Last Scene Here
The Emperor’s New Show
Schlepping all the way to Salem was well worth it when the Peabody Essex Museum unveiled its exhibit, The Emperor’s Private Paradise, Treasures From the Forbidden City, showcasing the contents of Emperor Qianlong’s private retreat.
On hand to mark this auspicious occasion were assorted high-level Chinese diplomats (who thankfully kept their remarks briefer than most high-level diplomats do), along with local panjandrums like mistress of the Mandarin Oriental Susanne Hatje, culture vulture Jared Bowen, Skinner Auctioneer’s Karen Keane and her other half, Dan Elias, MFA head honcho Malcolm Rogers and others of an equally sparkly ilk.
Needless to say, the objects on display were magnificent and everyone oohed and aahed appreciatively, one guest making the interesting and valid observation that more people saw the loot that night than had in the past 100 years.
The evening’s most amusing remark: the woman who said, “That was just like eating Chinese food. In an hour, I’m going to want to see it again.”
A Rose By Any Other Name
Behind every great woman are a bunch of other great women, and you couldn’t swing a dead cat without hitting one at the Anti-Defamation League’s luncheon at the Mandarin Oriental to honor Carol Fulp as 2010’s Woman of Valor.
In addition to Fulp (a high-profile exec who was tapped by President Obama to represent the U.S. at the 65th United Nations General Assembly), there was ADL board chair Esta Epstein, previous recipient Linda Whitlock, the right reverend Liz Walker, Red Sox first lady Stacey Lucchino, the irrepressible Mary Kakas, adventurer and free spirit Linda Schwabe, force-to-be-reckoned- with Jacqui Budd, politico Andrea Cabral, Chestnut Hillbilly Kathy Taylor, philanthropist Carol Goldberg and just about every woman (and plenty of men) with juice in this town.
Meanwhile, one of the speakers tried out Fulp’s new honorific, calling her “Madame Ambassador” and “Excellency,” to which another piped in, “Just don’t call her late for dinner.”
Better Homes and Hangout
How many movers and shakers can you fit into a $12.5 million, 12,000-square-foot mansion in Chestnut Hill? Well, it was hard to count.
For starters, One Starry Night—a benefit for the Greater Boston Food Bank—was spread throughout the palatial house built by Mark Andrus and Marty Dykas. There was someone rolling cigars and a whiskey bar in the basement, a raw bar and a jazz combo in the garden, a tarot-card reader and jewelry designer in two of the second-floor bedrooms, and a Newbury Street art gallery exhibiting its wares on the third floor. Then there was the distraction of food by the likes of Michael Schlow, Evan Deluty, Tim Fonseca, Mario Capone and Andy Husbands.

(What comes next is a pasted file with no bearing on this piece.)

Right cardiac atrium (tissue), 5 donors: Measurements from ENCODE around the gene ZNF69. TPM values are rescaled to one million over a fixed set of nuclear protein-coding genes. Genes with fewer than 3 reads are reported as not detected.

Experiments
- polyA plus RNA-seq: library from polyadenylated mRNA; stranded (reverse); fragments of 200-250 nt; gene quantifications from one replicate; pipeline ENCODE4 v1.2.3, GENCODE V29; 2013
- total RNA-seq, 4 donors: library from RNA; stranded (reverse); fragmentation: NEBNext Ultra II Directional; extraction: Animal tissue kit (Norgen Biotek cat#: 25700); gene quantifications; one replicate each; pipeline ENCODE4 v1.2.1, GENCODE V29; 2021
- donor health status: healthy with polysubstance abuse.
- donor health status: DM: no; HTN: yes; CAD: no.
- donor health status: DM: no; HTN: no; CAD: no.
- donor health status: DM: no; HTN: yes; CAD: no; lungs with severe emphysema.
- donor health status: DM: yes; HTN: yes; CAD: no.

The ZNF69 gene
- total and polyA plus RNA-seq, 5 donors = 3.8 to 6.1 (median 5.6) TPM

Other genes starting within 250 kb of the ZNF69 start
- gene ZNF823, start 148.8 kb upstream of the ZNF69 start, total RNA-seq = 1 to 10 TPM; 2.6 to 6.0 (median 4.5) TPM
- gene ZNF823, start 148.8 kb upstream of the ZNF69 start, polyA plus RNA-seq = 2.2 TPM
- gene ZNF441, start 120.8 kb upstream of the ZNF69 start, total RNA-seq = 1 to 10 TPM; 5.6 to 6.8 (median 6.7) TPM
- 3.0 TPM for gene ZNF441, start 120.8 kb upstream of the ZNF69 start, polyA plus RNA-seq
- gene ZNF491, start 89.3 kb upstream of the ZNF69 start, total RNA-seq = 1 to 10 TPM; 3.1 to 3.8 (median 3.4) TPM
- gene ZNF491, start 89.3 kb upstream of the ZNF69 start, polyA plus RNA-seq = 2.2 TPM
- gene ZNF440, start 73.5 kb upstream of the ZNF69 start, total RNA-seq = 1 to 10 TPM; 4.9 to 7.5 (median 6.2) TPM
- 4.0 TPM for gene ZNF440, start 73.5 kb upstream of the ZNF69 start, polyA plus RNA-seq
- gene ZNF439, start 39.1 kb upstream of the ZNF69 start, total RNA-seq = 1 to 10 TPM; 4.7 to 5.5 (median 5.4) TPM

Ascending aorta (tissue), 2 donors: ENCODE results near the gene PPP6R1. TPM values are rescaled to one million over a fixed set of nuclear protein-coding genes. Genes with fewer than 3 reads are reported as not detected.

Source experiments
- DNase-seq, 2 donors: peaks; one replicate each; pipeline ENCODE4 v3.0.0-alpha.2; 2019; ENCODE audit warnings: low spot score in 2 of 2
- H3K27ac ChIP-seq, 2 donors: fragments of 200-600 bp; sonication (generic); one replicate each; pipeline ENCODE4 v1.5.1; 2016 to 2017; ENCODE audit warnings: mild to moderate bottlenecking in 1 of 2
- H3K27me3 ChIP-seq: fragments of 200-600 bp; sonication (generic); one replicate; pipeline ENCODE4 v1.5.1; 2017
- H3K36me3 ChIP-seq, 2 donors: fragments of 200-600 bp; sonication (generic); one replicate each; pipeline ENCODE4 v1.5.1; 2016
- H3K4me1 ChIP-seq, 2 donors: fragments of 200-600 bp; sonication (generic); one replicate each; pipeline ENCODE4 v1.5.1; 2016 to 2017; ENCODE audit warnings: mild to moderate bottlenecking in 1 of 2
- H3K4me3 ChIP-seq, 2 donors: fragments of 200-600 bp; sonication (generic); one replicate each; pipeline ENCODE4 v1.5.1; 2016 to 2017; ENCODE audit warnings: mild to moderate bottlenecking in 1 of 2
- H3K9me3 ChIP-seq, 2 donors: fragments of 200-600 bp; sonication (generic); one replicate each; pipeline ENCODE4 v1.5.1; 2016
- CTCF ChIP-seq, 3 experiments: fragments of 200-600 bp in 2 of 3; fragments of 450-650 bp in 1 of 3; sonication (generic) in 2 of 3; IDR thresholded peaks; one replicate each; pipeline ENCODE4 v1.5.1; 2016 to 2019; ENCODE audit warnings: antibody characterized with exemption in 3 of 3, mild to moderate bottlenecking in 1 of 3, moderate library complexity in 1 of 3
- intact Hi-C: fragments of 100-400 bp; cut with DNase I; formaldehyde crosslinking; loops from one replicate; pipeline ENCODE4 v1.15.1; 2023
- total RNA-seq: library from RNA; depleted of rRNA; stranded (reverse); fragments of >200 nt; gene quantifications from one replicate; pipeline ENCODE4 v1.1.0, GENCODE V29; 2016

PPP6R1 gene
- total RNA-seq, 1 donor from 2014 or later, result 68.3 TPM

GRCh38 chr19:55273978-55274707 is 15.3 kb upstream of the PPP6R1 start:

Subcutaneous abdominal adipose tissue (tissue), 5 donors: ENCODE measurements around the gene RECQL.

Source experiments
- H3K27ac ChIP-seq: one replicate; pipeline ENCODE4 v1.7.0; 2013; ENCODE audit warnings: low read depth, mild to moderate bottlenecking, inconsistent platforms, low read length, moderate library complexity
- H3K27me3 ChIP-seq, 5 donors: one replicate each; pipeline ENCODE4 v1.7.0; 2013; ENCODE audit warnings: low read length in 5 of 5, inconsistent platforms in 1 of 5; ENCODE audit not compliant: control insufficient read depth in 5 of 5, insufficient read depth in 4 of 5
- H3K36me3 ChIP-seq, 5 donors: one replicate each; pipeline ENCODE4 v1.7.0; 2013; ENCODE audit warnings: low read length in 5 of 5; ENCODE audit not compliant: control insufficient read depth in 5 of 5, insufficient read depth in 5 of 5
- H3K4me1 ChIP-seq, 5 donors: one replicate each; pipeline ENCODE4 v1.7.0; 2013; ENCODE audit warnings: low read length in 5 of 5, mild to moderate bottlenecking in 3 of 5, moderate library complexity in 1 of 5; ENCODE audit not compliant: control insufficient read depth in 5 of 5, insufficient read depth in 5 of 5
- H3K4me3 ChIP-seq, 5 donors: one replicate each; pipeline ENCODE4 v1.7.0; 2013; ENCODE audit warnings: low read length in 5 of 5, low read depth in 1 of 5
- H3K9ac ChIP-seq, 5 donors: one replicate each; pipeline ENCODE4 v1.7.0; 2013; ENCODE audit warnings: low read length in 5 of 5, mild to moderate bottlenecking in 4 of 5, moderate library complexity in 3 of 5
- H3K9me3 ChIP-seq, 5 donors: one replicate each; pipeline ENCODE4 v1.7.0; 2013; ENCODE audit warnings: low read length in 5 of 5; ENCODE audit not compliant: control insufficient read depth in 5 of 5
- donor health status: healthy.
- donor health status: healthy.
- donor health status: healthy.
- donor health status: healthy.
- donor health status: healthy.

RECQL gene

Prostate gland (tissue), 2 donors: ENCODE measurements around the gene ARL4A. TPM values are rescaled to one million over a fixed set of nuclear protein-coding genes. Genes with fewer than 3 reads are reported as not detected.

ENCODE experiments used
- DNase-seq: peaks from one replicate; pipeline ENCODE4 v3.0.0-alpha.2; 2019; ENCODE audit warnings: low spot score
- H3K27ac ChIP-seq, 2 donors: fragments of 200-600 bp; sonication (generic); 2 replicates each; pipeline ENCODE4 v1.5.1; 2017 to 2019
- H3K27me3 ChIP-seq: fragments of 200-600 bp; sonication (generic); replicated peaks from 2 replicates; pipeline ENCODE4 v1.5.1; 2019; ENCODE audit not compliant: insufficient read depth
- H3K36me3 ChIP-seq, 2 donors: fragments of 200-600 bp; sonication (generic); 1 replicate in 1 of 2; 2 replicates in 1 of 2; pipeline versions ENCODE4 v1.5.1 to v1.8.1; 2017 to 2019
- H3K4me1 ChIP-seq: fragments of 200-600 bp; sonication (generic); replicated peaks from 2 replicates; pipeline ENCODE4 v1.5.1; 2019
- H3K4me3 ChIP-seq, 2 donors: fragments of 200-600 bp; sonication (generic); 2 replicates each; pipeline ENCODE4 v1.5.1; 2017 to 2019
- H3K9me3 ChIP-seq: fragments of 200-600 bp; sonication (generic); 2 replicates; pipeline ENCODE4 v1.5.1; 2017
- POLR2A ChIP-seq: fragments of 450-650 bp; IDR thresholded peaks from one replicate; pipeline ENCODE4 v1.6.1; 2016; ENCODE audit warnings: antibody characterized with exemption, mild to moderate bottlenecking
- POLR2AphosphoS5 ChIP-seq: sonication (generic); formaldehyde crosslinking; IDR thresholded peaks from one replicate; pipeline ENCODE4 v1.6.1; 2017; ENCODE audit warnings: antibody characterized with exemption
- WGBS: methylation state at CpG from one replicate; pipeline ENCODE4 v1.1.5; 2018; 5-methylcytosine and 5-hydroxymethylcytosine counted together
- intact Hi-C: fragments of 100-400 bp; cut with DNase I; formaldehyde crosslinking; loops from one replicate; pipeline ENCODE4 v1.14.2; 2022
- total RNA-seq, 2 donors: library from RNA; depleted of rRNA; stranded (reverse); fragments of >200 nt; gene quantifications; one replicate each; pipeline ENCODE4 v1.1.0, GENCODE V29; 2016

Nevertheless, the eclectic crowd included such powerhouses as Brookline doyenne Diane Gordon and her other half, Lloyd, the stunning Alicia Winn and her hubby, Arthur, car czars Ernie Boch Jr. and Don Rodman, style avatar Omid Maxey, latter-day Warhol girl Brelyn Spindel, financial whiz-kids Paul and Wesley Karger, fashion plate Lisa Pierpont, iconoclastic thoroughbred Sukey Forbes Bigham, a guest who took one look around and said, “Nice little starter house,” and another who got lost trying to get from the basement back to the first floor.
The evening’s most priceless exchange: One person teased Boch, saying, “Why don’t you just buy this place?” to which another added, “Yeah, Ernie. You’re trying to downsize, aren’t you?”
In the history of the Four Seasons, the valets have never parked as many cars as they did for the hordes who came to pay their respects to the family of Joan Cutler, the Boston philanthropist and socialite who died in September at her home on Cape Cod.
A clear indication of how deeply she’ll be missed, that statistic pales in comparison to the amounts of money she gave away with her husband, Ted, to such causes as the Crohn’s and Colitis Foundation, Emerson College, the Greater Boston Food Bank, Boston Ballet, Silent Spring Institute and countless others, not to mention such civic-minded gestures as funding the lighting of the trees along the Comm. Ave. Mall (a charmingly extravagant gift to the citizens of Boston, and one for which the Cutlers received inexplicable criticism).
But far from being a checkbook Patron Lady Bountiful, Joan Cutler gave her time and energy, leveraging her connections and her fearlessness in asking other people to donate to worthy causes. And unlike many women who attend galas and benefits to see their names in print or climb some invisible social ladder, she genuinely enjoyed herself and was as friendly with the person who sold her the ball gown as she was with the society crowd she wore it around.
A tremendous light has gone out. Boston is a poorer place for it. And if she’d been alive to see all those cars being parked at the Four Seasons in her honor, Joan Cutler would’ve been incredulous (and slightly embarrassed) by all the fuss, and she would’ve said something along the lines of: “All this, and we’re not even raising money for charity?”
Photo captions, top to bottom: Jared Bowen and Susanne Hatje at the Peabody Essex Museum; Governor Patrick and Carol Fulp at the Anti-Defamation League luncheon; Michael Schlow and Evan Deluty at One Starry Night; Joan Cutler